Tim Valenta, IT manager at Lexington Diagnostic Center, is responsible for ensuring all is well with the PACS system. “Many people are relying on the images we capture at Lexington Diagnostic Center to make important decisions about treatment, and those images have to be available to them 24 hours a day, seven days a week,” Valenta said. “It’s a responsibility I take very seriously.”

PACS is about more than just storing images and radiologists’ reports, Valenta notes. Digital imaging and PACS have led to improvements in diagnosis and treatment, patient outcomes, speed, convenience and much more.

“It’s rather like the difference between a bicycle and a motorcycle,” Valenta said. Both will get you to where you need to go, but the motorcycle will get you there faster, with a lot less effort. Gone are the plates, films and chemicals needed to process the film. Gone are the dusty film storage rooms and cumbersome retrieval methods. Today, referring physicians can retrieve a patient’s study quickly over a secure Internet connection and patients leave LDC with a disc containing all of the images from their study.

Quality has improved, too. Just like the photos you take with your iPhone, sophisticated software allows the digital images to be enhanced. The radiologist can zoom in for a closer look at a particular segment of the image; change the brightness and contrast; take accurate measurements of structures; and, depending on the imaging modality, add color or create three-dimensional images.

“All of this has led to great improvements in the ability to detect changes indicative of disease or injury,” Valenta noted. Lexington Diagnostic Center began archiving its studies digitally in 1996, ensuring continuity from then to now.

The format used to store these medical images is called DICOM (Digital Imaging Communications in Medicine). The DICOM standard ensures that images captured at Lexington Diagnostic Center can be viewed at nearly any healthcare facility anywhere in the world, including a hospital in Lexington, Myrtle Beach or even London, England.

This is reassuring for patients who travel a lot or who winter in another part of the country, Valenta noted, because patients know should something happen with their health, prior imaging studies are only a few clicks away via our secure provider portal.

Accessible … yet very secure
Keeping health information accessible to those who have a legitimate need to access it, and safe from those who do not – is a top priority at Lexington Diagnostic Center, Valenta said.

A U.S. Navy Veteran who served as an electronics technician aboard a nuclear sub, Valenta knows about security. “Our systems are top-notch,” he said. “The internal network is constantly audited access restricted to only those people who need to have access to provide care to that particular patient at that particular moment.”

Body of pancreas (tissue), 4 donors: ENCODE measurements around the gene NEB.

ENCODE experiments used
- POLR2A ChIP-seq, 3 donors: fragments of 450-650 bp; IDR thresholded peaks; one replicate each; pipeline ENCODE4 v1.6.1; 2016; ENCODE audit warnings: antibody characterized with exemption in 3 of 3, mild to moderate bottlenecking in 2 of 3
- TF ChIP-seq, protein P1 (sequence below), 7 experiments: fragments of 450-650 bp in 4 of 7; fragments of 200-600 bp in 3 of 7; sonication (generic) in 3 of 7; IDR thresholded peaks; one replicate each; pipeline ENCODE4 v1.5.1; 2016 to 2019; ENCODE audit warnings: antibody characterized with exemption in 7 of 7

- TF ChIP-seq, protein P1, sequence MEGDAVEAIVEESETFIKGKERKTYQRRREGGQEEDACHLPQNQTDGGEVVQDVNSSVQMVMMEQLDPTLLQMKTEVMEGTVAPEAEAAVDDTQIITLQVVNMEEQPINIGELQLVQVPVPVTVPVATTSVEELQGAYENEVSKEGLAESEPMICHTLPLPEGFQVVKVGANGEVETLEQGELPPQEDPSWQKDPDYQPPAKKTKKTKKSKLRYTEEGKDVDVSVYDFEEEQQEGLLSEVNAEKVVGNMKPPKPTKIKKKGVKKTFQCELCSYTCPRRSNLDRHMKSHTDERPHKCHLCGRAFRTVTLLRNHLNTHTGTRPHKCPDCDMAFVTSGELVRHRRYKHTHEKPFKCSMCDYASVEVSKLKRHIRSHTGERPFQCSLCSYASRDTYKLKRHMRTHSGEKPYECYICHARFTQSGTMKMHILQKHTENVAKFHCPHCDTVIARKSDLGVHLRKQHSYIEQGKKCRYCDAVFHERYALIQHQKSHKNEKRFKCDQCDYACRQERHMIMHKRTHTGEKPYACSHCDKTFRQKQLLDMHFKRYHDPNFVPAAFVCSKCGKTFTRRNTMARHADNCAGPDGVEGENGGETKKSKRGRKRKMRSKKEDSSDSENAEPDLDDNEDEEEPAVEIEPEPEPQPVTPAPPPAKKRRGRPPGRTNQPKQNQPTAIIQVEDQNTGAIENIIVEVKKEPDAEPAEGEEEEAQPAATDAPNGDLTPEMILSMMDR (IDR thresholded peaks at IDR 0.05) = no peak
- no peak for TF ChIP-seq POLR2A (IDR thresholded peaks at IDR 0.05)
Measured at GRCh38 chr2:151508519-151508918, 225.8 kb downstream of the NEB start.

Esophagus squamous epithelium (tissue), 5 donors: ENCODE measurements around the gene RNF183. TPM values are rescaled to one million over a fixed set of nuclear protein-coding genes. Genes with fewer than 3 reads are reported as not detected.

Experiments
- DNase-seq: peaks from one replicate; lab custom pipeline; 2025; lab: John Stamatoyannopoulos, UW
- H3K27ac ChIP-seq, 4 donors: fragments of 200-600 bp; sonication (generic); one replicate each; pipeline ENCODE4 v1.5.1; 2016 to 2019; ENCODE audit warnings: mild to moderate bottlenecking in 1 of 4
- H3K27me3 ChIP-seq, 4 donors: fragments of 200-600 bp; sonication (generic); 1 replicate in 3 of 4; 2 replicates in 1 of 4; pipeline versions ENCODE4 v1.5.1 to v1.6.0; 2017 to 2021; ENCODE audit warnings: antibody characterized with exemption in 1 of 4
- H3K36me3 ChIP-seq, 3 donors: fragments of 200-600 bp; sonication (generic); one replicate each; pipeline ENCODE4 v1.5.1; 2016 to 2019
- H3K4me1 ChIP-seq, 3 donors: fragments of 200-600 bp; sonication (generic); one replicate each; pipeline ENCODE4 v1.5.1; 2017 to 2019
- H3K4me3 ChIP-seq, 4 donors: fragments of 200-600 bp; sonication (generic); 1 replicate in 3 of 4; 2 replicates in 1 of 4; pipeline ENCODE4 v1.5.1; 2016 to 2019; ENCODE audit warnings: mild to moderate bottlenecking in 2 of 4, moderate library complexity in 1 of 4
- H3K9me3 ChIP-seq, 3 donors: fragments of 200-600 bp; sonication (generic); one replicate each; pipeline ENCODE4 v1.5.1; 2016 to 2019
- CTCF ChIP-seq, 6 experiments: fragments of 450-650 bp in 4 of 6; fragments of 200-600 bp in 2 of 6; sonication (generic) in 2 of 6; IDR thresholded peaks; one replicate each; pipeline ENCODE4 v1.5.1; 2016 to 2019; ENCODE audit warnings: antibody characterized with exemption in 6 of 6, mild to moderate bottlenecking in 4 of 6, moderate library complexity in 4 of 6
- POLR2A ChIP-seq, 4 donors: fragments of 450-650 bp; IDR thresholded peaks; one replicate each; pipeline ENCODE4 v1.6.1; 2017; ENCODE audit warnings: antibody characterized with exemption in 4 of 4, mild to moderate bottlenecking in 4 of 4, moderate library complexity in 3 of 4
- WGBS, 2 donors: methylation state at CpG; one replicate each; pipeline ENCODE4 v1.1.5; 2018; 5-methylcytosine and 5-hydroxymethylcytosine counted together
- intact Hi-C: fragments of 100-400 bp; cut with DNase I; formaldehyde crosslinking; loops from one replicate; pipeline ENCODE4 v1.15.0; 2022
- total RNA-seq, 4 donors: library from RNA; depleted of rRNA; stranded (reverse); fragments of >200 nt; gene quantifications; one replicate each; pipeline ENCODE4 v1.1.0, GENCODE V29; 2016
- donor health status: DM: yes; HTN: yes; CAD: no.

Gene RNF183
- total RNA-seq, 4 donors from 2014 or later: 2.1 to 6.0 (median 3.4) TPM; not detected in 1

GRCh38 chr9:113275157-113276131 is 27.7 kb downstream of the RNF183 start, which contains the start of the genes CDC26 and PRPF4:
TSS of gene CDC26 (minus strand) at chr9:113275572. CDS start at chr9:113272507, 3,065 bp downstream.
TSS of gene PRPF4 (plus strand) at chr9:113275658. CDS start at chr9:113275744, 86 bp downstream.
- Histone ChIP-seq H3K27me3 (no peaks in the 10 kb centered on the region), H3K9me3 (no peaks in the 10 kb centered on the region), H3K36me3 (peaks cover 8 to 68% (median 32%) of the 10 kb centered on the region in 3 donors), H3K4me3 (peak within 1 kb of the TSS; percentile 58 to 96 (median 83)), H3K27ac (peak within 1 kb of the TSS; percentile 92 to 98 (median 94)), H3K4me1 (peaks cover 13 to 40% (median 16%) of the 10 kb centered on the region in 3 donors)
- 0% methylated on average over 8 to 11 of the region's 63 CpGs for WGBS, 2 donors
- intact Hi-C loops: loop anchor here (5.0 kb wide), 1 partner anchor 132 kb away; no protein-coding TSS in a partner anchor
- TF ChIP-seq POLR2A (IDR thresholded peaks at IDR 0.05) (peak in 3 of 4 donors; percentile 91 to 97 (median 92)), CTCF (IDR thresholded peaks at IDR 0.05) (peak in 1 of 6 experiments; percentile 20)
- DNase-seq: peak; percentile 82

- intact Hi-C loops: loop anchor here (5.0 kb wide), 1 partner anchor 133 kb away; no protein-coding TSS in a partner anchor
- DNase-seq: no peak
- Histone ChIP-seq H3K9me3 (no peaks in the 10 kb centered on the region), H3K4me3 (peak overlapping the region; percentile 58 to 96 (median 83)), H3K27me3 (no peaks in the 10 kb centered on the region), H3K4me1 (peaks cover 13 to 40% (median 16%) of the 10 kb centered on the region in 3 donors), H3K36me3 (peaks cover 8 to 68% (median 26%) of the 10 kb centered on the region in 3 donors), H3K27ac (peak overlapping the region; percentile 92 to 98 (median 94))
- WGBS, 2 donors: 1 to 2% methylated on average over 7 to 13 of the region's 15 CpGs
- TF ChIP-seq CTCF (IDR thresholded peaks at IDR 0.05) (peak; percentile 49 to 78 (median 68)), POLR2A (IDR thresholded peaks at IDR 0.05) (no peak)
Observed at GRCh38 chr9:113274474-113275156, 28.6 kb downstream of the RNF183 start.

Referring physicians and providers can access imaging studies only through LDC’s secure provider portal and only after being granted access. Lexington Diagnostic meets both federal HIPAA and HIM guidelines, Valenta noted.

It is a big responsibility, but one that the entire staff at Lexington Diagnostic Center takes to heart. “Every single member of our team is committed not only to providing the highest quality of imaging studies, but to protecting our patients’ privacy and health information,” Valenta noted.

Terms to Know
PACS – Picture Archiving and Communication Systems. The platform for storing and communicating digital images within a radiology practice, department or hospital.

DICOM – Digital Imaging Communications in Medicine. The “language” used to store and communicate medical images.

EHR/EMR – Electronic Health/Medical Record. The “electronic file” that contains all of a patient’s health information, including outpatient tests and treatments, office visits, hospitalizations, etc.

HIPAA – Health Insurance Portability and Accountability Act. The federal law, passed in 1996, that both ensures that people are able to acquire health insurance as they change jobs (portability) regardless of existing medical conditions and protects the privacy of their health information. HIPAA established national standards for electronic healthcare transactions.

PHI – Personal Health Information or Protected Health Information. The information identified by the federal government to protected from unauthorized disclosure.

HIM – Health Information Management – The process of acquiring, analyzing and protecting digital and traditional medical information vital to providing quality patient care.

Meet Tim Valenta
The IT manager at Lexington Diagnostic Center and Open MRI, Tim Valenta is a native of Minneapolis, Minn. He joined the U.S. Navy after graduating high school in American Fork, Utah and served six years aboard a nuclear submarine as an electronics technician.

Upon returning home, Valenta served 18 months as a missionary in Argentina. Prior to joining Lexington Diagnostic Center in 1995, Valenta worked for Unisys Corp. and with Fonar, one of the first manufacturers of MRI systems in the U.S.

Today, Valenta is responsible for designing and maintaining Lexington Diagnostic Center’s information technology network, computer systems, communications equipment, and PACS system. He also provides custom programming solutions to improve workflow at LDC. He has more than 30 years experience with electronics and computer systems.

Lexington Diagnostic Center offers High-Field MRI, Open MRI, CT, Ultrasound, X-ray, Nuclear Medicine, DEXA, and image-guided joint and epidural injections.